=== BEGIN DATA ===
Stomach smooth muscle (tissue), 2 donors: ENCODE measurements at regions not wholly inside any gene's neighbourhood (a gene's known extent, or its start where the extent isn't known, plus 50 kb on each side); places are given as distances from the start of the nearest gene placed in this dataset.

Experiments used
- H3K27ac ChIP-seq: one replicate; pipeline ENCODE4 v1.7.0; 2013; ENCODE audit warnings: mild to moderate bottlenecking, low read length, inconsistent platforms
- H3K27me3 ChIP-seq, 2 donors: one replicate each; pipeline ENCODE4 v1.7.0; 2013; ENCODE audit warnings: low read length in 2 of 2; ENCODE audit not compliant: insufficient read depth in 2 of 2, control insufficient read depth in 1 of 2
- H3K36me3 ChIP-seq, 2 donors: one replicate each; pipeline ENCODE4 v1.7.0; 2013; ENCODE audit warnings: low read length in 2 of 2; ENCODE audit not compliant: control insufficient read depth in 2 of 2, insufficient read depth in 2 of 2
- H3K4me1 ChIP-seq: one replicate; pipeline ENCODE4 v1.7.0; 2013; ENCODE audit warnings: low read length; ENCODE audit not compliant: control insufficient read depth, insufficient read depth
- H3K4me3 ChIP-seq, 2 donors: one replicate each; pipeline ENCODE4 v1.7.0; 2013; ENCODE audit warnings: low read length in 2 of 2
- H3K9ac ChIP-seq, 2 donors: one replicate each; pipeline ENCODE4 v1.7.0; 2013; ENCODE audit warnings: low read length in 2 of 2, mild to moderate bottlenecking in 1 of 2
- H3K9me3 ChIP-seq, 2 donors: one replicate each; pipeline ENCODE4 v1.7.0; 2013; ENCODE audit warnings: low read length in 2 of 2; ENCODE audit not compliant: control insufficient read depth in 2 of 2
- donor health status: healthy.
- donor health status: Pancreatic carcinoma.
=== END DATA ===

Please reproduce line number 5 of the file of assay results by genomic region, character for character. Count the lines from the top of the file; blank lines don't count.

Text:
- H3K36me3 ChIP-seq, 2 donors: one replicate each; pipeline ENCODE4 v1.7.0; 2013; ENCODE audit warnings: low read length in 2 of 2; ENCODE audit not compliant: control insufficient read depth in 2 of 2, insufficient read depth in 2 of 2